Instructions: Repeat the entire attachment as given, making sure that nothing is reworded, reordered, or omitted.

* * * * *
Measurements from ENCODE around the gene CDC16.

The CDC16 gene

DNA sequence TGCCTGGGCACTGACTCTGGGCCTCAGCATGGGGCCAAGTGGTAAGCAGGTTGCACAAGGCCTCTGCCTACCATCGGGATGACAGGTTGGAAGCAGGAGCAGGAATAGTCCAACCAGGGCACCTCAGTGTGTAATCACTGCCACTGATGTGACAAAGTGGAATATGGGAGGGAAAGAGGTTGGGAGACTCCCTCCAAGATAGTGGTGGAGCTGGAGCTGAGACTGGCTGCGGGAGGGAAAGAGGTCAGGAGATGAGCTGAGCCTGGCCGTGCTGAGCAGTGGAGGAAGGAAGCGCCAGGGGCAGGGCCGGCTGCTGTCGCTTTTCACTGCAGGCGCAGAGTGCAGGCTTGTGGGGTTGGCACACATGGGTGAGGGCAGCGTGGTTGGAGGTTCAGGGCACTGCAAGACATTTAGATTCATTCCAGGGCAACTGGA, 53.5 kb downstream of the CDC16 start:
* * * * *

Measurements from ENCODE around the gene CDC16.

The CDC16 gene

DNA sequence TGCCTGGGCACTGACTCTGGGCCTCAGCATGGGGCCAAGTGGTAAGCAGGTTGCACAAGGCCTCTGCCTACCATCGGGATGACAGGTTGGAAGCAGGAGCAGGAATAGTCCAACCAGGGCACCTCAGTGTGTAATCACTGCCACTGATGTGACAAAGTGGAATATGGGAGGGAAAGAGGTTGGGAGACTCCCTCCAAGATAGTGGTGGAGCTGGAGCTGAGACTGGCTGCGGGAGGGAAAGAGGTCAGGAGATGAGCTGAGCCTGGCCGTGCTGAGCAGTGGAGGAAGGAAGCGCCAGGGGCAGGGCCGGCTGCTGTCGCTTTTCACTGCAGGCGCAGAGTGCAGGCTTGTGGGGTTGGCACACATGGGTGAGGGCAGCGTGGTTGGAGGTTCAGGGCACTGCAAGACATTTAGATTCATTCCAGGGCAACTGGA, 53.5 kb downstream of the CDC16 start: